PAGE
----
Not Our Fault and similar ‘bewildered’ homeowners feeling abandoned and forgotten

by Rose Barrett
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Not Our Fault members and similar Dublin owners of defective homes are feeling totally abandoned and forgotten by Minister for Housing, Daragh O’Brien and this government. 

Owners of a defective home in Crescent Hall, Park West, Odette and Sam claim up to 100,000 affected homeowners throughout the country feel totally neglected and abandoned by the government and Minister O’Brien as they continue to live homes where are fire defective and dangerous. They cannot secure home insurance and are facing massive levies which none of them can afford. And despite assurances in January this year, Minister O’Brien keeps moving the goalposts, time frames and application process for a redress programme.

“Back in 2022, we stepped up and established the Not Our Fault campaign to represent people who bought apartments and duplexes that were built during the self-regulation era of the Celtic Tiger (1991 – 2013). 

“That was when the government allowed the construction sector to self-regulate its own work. No independent overseeing body checked these self-certified buildings which people like Sam and I purchased, people who’d worked hard for a deposit tobuy a home at The Crescent, at Priory Hall and many other estates across Dublin.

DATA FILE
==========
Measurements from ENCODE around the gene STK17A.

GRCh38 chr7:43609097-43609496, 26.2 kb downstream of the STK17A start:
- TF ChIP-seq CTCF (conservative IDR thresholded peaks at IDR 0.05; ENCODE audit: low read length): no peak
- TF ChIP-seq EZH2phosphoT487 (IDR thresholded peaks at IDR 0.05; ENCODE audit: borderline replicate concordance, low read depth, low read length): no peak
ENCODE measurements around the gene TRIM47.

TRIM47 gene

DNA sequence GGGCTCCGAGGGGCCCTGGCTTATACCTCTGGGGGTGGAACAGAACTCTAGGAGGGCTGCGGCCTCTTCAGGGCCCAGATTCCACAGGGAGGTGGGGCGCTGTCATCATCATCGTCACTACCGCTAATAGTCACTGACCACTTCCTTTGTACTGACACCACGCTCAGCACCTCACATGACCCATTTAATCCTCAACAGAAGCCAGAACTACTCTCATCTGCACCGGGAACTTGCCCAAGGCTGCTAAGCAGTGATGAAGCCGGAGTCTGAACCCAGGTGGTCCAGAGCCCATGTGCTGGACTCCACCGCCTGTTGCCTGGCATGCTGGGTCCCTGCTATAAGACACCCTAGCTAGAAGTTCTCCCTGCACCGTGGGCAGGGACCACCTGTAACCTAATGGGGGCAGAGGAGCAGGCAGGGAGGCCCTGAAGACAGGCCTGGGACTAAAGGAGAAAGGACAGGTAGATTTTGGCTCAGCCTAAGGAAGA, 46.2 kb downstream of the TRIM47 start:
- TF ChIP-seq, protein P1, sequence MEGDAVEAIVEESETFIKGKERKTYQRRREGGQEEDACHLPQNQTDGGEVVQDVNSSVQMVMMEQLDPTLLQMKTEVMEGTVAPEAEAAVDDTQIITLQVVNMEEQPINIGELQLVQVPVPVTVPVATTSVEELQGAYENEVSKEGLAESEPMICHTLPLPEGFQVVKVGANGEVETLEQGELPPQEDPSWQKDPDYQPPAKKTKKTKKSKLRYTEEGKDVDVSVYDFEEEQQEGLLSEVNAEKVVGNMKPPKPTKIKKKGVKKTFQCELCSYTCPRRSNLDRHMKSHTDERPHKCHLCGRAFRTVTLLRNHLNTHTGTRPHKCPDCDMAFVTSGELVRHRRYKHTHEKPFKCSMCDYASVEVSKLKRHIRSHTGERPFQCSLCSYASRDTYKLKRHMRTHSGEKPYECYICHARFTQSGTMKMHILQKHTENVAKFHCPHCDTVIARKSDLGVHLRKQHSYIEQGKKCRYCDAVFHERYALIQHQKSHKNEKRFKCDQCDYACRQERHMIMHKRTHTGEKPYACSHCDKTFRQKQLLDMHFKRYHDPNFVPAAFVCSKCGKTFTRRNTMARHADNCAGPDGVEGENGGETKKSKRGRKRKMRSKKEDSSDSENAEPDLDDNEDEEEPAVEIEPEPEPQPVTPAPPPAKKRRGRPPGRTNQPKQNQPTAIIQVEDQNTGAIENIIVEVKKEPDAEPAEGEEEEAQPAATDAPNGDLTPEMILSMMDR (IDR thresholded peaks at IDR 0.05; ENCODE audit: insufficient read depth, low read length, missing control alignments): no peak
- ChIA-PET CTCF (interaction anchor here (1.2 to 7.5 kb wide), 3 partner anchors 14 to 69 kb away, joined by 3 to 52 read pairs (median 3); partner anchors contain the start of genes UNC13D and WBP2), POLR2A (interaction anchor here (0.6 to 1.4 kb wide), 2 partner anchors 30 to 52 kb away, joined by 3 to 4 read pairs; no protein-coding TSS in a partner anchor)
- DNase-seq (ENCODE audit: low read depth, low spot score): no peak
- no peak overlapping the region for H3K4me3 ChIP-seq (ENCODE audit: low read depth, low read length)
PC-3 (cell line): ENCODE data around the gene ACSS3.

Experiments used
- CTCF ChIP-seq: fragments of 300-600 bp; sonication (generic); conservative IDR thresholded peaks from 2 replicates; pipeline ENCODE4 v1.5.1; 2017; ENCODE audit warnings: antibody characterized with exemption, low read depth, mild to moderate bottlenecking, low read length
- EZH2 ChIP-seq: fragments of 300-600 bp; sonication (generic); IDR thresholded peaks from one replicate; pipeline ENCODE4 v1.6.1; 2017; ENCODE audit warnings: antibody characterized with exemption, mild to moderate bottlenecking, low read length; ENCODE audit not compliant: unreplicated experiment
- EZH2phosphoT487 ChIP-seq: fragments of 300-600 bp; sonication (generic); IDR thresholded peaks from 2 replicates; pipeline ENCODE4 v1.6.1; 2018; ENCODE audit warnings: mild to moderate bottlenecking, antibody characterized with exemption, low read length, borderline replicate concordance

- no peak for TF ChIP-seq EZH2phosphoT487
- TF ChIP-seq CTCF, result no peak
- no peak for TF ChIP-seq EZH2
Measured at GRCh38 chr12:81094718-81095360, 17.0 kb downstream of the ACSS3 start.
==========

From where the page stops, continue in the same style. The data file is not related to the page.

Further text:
“Then you wake up one morning and are told that all is not rosy, and you have dangerous defects in your property – through no fault of ours! We were told we might have to leave our property and that we might lose our insurance on our apartment – and in turn, our mortgage provider will call in our insurance.

“And as we continue to pay high mortgage and insurance rates for properties that are deemed not to be safe, we were all advised to pay up €300 per week for the next five years so that the defects could be fixed!  

“How can anyone pay up €300 per week with 10 mortgage increases in recent years during a cost-of-living crisis?” fumed Odette, who feels totally abandoned by empty promises and ‘commitments’ by Minister O’Brien, with no fast application for the promised redress funding announced last year.